Poetry by Charles Kell

Read More: A brief interview with Charles Kell

Far Village

The only job is sweeping dirt
over empty streets.
I left my keys there.
Wanted a drink & was handed a glass
     of rocks.
The women carry sick birds in paper bags.
The men are scarecrows with ragged clothes.
I wanted a room & was pointed toward
     a broom closet.
There is no white paper.
I must write on the back of stolen burnt bark.
No one eats meat. There isn’t any.
A cold thick paste is leavened
into bowls twice a day.
My body is growing used to it.
The sky is always grey.
I could tell you in past & present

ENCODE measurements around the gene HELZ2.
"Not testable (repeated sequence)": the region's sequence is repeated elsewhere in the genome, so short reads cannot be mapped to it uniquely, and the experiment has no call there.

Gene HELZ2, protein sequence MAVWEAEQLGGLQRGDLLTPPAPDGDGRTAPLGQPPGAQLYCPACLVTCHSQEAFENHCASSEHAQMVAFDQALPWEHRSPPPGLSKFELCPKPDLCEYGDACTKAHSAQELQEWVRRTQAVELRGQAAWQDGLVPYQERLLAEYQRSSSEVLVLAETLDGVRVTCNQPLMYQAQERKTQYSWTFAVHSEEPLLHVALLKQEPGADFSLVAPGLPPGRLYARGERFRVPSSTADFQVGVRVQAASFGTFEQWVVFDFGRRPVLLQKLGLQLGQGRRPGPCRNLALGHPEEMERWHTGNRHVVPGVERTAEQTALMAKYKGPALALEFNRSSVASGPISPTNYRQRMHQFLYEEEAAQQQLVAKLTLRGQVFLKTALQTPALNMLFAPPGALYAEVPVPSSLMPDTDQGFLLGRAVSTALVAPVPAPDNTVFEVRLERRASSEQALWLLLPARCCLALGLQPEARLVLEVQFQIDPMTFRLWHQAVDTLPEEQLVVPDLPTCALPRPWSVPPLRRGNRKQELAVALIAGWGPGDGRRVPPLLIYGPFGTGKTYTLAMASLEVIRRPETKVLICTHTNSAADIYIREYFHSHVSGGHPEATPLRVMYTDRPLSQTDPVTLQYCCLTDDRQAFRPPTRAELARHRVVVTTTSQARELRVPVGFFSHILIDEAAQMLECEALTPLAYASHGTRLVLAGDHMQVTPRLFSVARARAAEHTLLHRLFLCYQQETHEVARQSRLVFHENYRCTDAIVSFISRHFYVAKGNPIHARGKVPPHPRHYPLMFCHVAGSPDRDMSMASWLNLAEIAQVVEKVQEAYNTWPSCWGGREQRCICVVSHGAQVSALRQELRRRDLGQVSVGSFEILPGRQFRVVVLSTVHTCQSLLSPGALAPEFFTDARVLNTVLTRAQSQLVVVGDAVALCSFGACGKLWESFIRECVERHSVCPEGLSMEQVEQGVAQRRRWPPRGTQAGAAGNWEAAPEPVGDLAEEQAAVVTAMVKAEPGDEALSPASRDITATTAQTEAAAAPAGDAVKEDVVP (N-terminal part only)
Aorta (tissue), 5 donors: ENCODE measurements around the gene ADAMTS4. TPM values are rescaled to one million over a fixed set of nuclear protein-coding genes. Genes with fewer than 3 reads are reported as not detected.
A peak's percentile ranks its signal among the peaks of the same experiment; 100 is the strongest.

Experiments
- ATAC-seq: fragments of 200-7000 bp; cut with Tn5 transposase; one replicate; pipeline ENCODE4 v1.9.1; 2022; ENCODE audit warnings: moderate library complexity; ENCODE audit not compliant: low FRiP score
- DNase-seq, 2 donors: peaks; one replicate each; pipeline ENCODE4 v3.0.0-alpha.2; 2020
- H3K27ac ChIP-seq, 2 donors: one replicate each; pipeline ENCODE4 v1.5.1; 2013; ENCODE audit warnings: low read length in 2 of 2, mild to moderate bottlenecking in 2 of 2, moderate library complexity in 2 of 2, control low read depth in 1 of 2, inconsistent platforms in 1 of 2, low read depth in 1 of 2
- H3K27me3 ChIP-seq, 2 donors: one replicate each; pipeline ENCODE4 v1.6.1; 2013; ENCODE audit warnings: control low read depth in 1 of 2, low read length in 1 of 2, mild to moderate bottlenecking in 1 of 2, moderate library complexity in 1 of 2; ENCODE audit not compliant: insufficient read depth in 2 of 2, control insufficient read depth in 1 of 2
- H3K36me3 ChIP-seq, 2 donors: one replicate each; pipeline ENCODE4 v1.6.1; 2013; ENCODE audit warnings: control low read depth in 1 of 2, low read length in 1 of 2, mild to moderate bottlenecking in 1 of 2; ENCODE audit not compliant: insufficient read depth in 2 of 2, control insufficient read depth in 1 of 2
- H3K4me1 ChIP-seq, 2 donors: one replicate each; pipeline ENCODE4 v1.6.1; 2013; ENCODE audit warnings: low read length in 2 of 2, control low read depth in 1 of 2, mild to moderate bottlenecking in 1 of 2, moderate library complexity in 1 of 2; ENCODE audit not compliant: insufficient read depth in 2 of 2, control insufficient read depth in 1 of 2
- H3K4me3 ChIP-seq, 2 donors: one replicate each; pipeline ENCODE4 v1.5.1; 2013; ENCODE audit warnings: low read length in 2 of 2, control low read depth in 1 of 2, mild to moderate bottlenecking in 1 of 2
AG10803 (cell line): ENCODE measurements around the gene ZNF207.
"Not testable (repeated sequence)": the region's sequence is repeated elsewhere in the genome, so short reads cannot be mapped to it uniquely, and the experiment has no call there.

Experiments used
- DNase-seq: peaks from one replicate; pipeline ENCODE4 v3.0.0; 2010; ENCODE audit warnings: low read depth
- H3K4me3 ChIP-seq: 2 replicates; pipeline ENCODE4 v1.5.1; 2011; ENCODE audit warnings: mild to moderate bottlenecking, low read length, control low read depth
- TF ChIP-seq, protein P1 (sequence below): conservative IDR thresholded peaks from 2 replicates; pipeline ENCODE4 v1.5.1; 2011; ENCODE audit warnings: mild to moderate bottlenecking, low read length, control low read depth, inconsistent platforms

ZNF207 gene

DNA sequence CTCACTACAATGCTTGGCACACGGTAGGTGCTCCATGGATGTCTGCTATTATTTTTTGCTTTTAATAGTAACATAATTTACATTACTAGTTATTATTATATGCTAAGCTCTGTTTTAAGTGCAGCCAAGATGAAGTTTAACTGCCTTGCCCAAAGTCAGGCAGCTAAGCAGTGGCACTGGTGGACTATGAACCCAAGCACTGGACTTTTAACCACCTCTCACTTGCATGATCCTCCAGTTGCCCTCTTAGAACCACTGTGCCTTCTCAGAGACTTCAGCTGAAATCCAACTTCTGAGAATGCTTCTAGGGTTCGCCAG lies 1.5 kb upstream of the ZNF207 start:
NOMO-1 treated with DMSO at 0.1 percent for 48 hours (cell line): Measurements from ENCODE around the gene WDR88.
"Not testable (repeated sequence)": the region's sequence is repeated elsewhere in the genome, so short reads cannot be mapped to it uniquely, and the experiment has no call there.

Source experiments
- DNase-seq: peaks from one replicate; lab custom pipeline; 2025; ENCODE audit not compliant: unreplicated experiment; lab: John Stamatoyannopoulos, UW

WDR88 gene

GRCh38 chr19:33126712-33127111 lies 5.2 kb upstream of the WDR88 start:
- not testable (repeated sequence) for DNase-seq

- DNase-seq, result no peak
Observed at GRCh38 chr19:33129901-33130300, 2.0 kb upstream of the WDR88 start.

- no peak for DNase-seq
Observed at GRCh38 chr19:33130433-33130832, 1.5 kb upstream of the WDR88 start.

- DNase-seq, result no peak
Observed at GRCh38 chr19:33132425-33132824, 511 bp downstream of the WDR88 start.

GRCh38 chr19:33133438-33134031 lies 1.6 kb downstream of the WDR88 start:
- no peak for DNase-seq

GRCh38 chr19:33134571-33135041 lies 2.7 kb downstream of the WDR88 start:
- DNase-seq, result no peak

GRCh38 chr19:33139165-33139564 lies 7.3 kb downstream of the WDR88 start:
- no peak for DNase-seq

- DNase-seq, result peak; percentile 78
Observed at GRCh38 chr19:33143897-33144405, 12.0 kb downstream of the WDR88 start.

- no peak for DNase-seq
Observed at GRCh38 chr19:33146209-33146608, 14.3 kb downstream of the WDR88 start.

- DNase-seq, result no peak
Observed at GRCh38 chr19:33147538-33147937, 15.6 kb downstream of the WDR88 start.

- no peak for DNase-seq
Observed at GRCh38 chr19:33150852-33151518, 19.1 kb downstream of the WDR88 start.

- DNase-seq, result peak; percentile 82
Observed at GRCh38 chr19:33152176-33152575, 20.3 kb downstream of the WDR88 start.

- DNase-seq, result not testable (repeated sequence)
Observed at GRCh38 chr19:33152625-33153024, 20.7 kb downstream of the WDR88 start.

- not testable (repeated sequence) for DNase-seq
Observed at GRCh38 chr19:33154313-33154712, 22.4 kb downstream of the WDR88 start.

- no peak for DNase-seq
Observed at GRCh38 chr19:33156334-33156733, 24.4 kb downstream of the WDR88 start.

tense
about the bathing hole. How we slather
our bodies with fetid mud to ward
off insects. My skin grows hard.
I am seeing things.
Figuring things out.
The world is nothing. We sit at a rickety
table, our small bowls in front, waiting.  

 

untitled

Van Gogh

Hammers fly in the sky,
rain down dust, grackles feasting
on a carcass.
You won’t find the button
at the bottom of the lake.
You will not see the silver bullet
speeding toward a dead tree.
I wanted to kiss every inch of your wet skin.
Stick my nose deep into fold.
Van Gogh crawled through weeds
once, feeling with cracked […]


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Charles Kell is a PhD student at The University of Rhode Island and editor of The Ocean State Review. His poetry and fiction have appeared in The New Orleans Review, The Saint Ann’s Review, IthacaLit, The Pinch, and elsewhere. He teaches in Rhode Island and Connecticut.

Read More: A brief interview with Charles Kell